Make your clients better clients
We often heard of EQ as a tool that helps us do well at our jobs. But little did we know that by having high EQ ourselves, we can help people excel at their jobs as well.
– feature article by Dinh Vu Bao Hoa
Emotional Intelligence indicates our ability to understand and regulate our emotions and that of others (Stein & Book 2006). My interview with Ms Thien Tam, a PR executive at AVC Edelman, has shown how client managers can use EQ to help clients become better clients. AVC Edelman has had great experience working with international clients in Vietnam over the last decade.
EQ has five main components, but I’m focusing on the two most important ones when dealing with clients: empathy and social skills.
Here’s the situation: ‘Some clients are dumb…’
An agency will be lucky if a client comes to them and says: ‘I want you to do these things for me!’ and then enumerates the things they want to be done. Those clients know what they want. Some don’t, and they will give you a miserable time trying to figure them out.
‘If they don’t like our work they will just say, ‘This is not good enough’, or ‘I don’t like it.’ They never tell us the reasons why. We have to revise our proposal based on that general feedback,’ Ms Tam shares.
‘And they will complain if we still don’t ‘get it’ after a few times editing the draft. We have to be very sensible on that.’
‘Empathy is to intuitively understand what your client wants’
To be ‘sensible’ is to have empathy for your client’s feelings – to ‘read’ their feelings (Goleman 1998). As you listen closely to their comments, with empathy you will get a sense of the underlying motive of those empty words.
Once you have understood what they want, seize the opportunity to educate your client about the industry.
Let’s take an example: In the communication industry, for one campaign we often have different groups of target public. But for clients, ‘students’ and ‘staff’ are just ‘everyone’. And when they say they want to target ‘everyone’, they can’t imagine how hard and ineffective it would be to create the ‘one size fits all’ tactics.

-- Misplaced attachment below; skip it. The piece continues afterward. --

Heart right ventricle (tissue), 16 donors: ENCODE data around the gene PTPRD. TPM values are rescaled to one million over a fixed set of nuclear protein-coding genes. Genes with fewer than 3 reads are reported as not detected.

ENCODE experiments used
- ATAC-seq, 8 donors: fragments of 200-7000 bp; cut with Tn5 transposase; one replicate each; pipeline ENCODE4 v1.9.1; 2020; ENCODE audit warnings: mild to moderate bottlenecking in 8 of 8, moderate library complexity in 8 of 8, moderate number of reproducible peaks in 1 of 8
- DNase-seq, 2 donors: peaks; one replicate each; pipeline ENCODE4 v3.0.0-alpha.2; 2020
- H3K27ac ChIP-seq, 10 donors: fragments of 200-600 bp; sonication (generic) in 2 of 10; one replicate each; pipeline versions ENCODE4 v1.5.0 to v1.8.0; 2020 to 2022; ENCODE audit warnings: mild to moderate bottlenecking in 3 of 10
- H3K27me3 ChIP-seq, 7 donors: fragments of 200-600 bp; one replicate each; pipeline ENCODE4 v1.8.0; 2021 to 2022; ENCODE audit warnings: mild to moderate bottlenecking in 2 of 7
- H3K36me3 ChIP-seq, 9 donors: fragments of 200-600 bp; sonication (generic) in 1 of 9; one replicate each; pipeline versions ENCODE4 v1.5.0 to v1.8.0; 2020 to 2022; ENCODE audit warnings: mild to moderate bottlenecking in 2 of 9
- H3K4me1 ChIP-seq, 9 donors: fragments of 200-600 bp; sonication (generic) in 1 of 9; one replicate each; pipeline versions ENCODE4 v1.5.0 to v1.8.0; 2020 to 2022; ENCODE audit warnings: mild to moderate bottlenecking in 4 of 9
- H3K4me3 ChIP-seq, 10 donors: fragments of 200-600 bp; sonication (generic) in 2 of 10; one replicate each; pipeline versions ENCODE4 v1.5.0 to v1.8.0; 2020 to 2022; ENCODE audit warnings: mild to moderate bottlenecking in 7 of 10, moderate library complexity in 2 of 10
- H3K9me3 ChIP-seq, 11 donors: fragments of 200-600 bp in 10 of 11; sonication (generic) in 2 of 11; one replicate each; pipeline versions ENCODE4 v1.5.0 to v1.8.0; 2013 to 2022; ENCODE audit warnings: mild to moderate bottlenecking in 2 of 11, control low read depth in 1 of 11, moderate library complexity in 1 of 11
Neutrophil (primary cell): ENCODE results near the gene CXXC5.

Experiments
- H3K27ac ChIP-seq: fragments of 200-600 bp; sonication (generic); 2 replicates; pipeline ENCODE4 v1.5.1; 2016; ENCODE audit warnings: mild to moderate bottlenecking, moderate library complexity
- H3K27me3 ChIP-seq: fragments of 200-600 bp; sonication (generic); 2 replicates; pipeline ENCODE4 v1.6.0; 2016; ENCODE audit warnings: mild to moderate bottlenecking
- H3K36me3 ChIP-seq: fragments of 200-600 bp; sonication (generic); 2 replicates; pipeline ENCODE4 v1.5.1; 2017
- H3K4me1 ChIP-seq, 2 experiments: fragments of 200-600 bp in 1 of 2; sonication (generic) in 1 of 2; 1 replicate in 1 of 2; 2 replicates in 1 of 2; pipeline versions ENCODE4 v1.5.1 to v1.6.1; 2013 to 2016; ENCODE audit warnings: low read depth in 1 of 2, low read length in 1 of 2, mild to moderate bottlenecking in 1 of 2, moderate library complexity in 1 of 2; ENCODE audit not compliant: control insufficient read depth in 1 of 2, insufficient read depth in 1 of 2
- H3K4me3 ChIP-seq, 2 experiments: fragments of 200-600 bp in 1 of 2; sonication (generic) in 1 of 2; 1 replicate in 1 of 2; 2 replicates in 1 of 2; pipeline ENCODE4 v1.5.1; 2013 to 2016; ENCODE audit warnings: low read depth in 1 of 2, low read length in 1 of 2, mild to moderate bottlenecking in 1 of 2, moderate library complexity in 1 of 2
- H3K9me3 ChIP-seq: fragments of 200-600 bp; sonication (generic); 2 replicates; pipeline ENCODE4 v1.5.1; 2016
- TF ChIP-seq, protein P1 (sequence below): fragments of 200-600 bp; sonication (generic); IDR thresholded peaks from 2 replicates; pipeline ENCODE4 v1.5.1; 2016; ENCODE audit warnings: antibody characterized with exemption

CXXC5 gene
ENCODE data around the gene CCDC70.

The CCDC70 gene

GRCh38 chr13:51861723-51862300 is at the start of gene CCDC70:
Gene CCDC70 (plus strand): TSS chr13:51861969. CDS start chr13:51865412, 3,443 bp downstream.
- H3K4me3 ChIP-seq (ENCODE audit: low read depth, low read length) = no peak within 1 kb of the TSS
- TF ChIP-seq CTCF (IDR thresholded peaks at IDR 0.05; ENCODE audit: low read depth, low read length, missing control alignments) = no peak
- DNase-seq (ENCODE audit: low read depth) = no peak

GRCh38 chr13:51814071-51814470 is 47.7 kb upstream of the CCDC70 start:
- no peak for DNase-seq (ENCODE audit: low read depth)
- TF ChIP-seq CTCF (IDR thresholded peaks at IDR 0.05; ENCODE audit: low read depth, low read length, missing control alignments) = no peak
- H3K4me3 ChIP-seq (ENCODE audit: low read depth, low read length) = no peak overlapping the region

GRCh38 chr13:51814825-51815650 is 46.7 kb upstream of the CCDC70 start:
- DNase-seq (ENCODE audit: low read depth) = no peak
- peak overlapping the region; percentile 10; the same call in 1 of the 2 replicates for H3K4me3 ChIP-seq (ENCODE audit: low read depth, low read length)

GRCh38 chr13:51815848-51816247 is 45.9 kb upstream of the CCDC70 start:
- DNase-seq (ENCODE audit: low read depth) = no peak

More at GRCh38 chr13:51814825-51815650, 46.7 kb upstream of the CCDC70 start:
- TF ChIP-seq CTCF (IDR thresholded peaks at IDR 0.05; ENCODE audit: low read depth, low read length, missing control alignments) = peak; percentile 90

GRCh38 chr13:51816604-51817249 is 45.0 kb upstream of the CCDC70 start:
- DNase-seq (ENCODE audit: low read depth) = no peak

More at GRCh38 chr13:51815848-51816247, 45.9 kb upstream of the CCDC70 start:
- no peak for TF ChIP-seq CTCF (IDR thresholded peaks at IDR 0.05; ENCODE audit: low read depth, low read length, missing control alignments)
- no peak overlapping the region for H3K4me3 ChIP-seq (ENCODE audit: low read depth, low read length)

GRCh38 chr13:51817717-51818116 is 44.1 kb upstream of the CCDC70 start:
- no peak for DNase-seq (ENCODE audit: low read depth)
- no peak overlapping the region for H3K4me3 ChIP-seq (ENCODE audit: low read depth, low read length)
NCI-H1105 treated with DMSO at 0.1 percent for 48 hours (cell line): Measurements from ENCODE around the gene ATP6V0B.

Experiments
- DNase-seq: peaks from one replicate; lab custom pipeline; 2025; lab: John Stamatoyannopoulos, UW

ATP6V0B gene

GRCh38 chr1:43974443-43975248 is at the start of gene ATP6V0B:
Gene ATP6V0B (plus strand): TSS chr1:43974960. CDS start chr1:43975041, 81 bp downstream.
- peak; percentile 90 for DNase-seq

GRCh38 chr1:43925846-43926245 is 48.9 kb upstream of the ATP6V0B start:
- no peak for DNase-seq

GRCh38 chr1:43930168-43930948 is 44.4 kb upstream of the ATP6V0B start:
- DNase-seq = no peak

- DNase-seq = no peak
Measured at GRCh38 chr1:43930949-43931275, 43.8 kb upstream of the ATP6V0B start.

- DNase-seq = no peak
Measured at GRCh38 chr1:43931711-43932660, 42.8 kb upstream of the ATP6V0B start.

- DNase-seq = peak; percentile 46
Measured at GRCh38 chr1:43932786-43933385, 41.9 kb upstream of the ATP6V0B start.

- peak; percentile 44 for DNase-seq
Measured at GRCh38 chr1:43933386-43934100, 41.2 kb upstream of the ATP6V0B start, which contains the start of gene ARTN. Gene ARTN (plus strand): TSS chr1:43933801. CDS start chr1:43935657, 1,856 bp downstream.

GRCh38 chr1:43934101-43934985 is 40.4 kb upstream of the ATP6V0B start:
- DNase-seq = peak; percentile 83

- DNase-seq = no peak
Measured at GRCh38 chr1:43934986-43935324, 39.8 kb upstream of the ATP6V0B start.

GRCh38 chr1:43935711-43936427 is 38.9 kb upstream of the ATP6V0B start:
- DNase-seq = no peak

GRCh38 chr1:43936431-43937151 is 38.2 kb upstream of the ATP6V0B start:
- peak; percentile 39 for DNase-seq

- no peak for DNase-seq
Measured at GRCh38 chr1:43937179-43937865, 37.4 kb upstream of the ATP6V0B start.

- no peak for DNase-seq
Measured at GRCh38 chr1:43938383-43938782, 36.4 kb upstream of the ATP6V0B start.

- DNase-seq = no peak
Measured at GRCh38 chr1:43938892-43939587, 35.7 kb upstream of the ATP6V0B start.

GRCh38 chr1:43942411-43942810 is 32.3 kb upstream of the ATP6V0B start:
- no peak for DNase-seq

Our job is to make them aware of such risk. Listen to them, feel their words, translate them into our language and teach them that language. They will thank you later for that.
‘But how are we going to persuade them if they are stubborn?’ you asked. Well…
Use your social skills
Despite not having clear directions, clients often keep their expectations up high. When endless requirements keep falling on your head, the best thing you can do is to use your expertise, knowledge, and social skills to lower client’s expectations.
Show them that you have done thorough research on their brand and their strategy, and that your proposed plan compliments those elements. Find a gentle way to tell your client: ‘Your brand’s nature is this way so we plan it for you this way’. Or better yet, prevent them from complaining too much by allowing them to give feedback only three times.
And that’s how you make your clients do what you want instead of following their words to every little detail. ‘Sounds easy huh? But it takes real skills to persuade clients, skills that only experienced client managers possess,’ Ms Tam expresses.
In short, what clients want is not as important as what they need (Hughes, Patterson & Terrell 2012). We are experts in the field, we know which direction they should go. Future client managers, express your expertise in a way that clients have to obey you and let you do what you want. Because having high EQ is not only to help us reach our destinations but also to help others reach theirs.
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Goleman, D 1998, ‘What makes a leader?’, Harvard Business Review, vol. 76, no. 6, pp. 82-91.
Hughes, M, Patterson, LB & Terrell, JB 2012, Emotional Intelligence in Action: Training and Coaching activities for leaders, managers and teams, 2nd edn, Pfeiffer, San Francisco.
Stein, SJ & Book HE 2006, Emotional Intelligence and your success, Jossey-Bass, San Francisco, CA.
Tam, T 2013, interview, 20 December 2013.
Lover, BCC 2013, ‘Empathy’, Pinterest, viewed 9 January 2014, <http://www.pinterest.com/pin/26810560254310185/>
Broider, T 2013, ‘Dear client’, Pinterest, viewed 9 January 2014, <http://www.pinterest.com/pin/184577284700035131/>